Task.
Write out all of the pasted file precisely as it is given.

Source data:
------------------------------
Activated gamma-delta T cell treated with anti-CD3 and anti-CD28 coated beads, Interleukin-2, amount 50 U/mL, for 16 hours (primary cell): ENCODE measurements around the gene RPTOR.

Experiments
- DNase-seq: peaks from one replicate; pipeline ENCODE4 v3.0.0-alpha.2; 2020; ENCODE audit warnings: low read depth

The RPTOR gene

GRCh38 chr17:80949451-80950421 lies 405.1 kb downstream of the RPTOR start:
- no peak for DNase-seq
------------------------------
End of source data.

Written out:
Activated gamma-delta T cell treated with anti-CD3 and anti-CD28 coated beads, Interleukin-2, amount 50 U/mL, for 16 hours (primary cell): ENCODE measurements around the gene RPTOR.

Experiments
- DNase-seq: peaks from one replicate; pipeline ENCODE4 v3.0.0-alpha.2; 2020; ENCODE audit warnings: low read depth

The RPTOR gene

GRCh38 chr17:80949451-80950421 lies 405.1 kb downstream of the RPTOR start:
- no peak for DNase-seq